From The National
Dustin Pfundheller, 30, an American dentist living in Singapore, was set to become the youngest person to visit every country in the world while in a full-time job. His globetrotting has taken him to 192 of the 193 recognized states, bringing his medical skills to the world's remotest places. But in January he was barred for the second time from Israel, the only country left on his list, having previously been refused entry last year.
Despite an invitation to a dental conference in Tel Aviv, and Israelis who vouched for him, border officials banned Mr Pfundheller for 10 years. No reason was given, but lawyers suspect visits to Iran and the Arab states sealed his fate. There could hardly be starker evidence that Israel stubbornly refuses to become a normal country.
Paradoxically, Israeli prime minister Benjamin Netanyahu visited Singapore last month to promote Israel as a tolerant country, one "committed to a better world, a world of diversity."
The reality could not be more different. Arabs and Muslims have always struggled to gain entry to Israel. Palestinians are routinely abused at the borders, and thousands, especially from Jerusalem, have been stripped of the right to return home after living abroad.
But new figures show Israel is excluding other groups too. Entry denials have increased nine-fold in the past five years, topping 16,000 people last year. Among those increasingly turned away are political activists. Israel controls all access to the occupied Palestinian territories, and now regularly denies entry to solidarity activists and those who support the boycott movement.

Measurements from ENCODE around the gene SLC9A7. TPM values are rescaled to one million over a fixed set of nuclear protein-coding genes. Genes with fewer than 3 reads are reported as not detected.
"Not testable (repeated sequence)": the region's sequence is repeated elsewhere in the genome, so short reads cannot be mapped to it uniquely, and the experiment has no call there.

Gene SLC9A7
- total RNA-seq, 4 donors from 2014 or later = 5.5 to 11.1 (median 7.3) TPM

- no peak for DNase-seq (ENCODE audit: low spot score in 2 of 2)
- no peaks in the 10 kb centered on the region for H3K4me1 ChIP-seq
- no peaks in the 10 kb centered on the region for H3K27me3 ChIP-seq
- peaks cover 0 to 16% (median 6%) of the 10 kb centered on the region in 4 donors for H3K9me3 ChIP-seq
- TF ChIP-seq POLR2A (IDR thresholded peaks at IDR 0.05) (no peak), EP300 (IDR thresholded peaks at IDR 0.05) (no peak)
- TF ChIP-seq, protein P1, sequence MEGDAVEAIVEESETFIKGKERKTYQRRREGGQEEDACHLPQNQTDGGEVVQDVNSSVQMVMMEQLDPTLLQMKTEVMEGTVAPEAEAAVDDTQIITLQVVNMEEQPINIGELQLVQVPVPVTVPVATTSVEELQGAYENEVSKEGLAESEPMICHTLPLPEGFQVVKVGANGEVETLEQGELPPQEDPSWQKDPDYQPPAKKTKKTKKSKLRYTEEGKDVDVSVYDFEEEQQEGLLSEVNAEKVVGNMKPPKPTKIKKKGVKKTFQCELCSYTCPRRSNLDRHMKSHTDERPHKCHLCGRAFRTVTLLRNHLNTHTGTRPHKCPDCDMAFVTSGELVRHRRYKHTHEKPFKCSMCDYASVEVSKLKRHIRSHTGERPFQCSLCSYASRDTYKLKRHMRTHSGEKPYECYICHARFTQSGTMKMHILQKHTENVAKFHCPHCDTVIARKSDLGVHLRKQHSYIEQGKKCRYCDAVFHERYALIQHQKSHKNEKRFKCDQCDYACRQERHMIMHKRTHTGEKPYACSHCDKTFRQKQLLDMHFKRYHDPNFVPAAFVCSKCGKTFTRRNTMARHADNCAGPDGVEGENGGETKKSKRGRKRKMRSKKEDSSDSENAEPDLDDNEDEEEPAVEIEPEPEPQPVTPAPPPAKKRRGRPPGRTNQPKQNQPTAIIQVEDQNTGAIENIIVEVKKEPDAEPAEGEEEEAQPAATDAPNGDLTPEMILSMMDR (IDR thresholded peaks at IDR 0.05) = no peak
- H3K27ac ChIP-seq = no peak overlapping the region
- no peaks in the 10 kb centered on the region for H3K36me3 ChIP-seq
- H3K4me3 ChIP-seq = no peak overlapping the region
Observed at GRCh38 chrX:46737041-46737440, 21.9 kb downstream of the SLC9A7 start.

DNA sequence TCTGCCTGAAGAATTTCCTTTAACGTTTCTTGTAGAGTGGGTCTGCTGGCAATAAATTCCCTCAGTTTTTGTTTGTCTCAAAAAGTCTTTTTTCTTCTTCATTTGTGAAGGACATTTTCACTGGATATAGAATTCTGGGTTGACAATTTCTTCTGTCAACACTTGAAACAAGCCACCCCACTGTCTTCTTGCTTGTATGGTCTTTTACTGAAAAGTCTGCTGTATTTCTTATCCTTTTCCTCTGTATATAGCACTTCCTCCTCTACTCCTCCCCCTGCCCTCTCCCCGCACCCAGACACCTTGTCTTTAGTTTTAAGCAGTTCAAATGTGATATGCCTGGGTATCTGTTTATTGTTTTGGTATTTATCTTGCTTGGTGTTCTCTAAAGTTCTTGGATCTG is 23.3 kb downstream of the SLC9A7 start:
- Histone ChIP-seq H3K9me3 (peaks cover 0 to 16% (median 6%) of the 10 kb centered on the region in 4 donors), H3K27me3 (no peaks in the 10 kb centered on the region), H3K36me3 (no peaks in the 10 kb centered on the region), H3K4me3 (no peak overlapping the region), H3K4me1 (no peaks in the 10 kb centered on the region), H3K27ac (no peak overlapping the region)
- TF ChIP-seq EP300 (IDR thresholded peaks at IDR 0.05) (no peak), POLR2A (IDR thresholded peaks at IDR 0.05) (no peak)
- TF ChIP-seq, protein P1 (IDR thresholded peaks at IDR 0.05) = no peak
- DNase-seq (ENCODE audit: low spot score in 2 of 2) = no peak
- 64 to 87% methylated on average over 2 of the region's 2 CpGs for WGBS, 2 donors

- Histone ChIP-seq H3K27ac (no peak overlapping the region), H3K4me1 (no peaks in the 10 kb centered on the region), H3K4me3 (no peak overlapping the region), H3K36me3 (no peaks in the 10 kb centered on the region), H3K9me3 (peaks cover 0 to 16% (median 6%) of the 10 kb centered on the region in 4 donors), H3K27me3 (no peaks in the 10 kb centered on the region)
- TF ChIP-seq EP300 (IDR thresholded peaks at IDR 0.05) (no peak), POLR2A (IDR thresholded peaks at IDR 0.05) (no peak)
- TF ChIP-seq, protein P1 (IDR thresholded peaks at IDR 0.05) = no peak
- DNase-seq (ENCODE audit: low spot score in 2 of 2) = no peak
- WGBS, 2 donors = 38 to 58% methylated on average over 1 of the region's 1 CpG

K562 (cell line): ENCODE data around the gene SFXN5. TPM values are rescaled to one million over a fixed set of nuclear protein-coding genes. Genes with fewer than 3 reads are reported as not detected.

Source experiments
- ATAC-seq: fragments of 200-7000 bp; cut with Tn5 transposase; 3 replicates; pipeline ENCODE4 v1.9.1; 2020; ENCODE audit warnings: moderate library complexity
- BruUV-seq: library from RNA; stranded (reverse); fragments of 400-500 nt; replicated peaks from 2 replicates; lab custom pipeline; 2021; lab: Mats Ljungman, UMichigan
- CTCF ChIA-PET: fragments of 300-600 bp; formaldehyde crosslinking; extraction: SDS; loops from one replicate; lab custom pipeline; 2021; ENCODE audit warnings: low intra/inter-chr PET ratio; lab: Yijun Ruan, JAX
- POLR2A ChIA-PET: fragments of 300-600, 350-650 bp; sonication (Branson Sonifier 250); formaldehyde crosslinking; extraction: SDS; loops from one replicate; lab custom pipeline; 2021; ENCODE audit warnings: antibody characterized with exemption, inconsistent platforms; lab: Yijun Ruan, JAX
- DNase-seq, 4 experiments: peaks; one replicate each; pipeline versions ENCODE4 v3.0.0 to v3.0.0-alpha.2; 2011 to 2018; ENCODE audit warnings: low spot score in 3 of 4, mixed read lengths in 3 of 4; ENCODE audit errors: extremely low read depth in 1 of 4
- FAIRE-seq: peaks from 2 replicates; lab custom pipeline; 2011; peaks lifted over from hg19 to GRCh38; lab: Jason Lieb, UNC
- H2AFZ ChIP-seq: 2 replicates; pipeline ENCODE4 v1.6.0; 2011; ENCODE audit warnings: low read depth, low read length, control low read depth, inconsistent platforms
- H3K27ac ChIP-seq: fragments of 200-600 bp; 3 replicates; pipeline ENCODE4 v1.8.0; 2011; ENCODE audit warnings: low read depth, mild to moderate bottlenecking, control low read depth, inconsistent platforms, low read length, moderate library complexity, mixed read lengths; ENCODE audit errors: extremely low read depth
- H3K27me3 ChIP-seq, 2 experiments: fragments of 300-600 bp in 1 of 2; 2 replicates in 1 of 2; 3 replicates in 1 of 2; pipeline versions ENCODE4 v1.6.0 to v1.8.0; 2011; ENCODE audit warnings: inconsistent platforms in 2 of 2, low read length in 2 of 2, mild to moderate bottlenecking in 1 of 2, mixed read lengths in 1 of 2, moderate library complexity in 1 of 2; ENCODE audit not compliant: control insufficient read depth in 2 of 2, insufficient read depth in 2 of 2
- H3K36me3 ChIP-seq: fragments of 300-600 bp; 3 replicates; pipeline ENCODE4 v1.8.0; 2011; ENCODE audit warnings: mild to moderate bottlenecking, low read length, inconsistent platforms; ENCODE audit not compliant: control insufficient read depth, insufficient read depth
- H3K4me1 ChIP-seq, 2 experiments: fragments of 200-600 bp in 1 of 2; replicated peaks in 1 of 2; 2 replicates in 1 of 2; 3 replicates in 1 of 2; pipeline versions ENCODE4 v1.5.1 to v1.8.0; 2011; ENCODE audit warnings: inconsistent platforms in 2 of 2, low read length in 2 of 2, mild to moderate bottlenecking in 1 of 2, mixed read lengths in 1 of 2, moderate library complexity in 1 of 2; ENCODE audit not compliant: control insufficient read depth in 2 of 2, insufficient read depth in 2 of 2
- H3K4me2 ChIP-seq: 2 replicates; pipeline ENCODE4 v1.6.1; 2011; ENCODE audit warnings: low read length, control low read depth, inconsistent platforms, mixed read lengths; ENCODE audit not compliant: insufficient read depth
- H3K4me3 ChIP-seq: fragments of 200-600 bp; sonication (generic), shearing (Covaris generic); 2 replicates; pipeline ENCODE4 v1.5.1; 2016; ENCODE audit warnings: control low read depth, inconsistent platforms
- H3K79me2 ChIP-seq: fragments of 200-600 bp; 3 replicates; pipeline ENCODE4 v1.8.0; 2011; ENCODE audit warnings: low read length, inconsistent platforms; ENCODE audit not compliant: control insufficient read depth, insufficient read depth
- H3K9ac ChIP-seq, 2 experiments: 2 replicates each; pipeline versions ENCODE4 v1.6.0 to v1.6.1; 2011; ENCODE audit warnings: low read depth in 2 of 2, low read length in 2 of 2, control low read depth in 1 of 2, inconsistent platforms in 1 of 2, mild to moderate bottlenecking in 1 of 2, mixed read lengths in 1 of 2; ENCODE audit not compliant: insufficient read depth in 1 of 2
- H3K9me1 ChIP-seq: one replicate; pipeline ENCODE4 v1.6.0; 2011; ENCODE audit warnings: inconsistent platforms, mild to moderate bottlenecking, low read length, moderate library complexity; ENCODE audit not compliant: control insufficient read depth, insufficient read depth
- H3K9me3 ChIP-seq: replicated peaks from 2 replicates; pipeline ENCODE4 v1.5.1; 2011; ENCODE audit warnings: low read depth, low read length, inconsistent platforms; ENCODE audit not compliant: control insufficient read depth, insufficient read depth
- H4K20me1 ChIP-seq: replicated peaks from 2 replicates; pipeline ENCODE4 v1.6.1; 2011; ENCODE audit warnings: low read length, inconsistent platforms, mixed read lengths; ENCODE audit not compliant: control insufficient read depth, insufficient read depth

But in practice the net is cast wider still. Recently, Israel subjected Jennifer Gorovitz, an American Jewish vice-president of the New Israel Fund, to a humiliating interrogation at airport arrivals. NIF is one of the largest funders of Israeli organizations supporting human rights and social justice. That includes assistance to groups that monitor military abuses in the occupied territories. This presumably explains why Ms Gorovitz's interrogators suggested she posed a "security threat." She finally gained admittance only after Talia Sasson, the Israeli head of NIF, pulled strings.
Ms Gorovitz wrote of her experience: "My privilege as a Jew means I never imagined that Israel could or would deny me entrance."
Such an assumption was justified. Israel's Law of Return is supposed to guarantee Jews around the world the right to almost instant citizenship in Israel.
For that reason, the law is grossly unjust. It privileges Jewish access to Israel at the expense of the native Palestinian population, most of whom were expelled in 1948.
(Note: You can view every article as one long page if you sign up as an Advocate Member, or higher).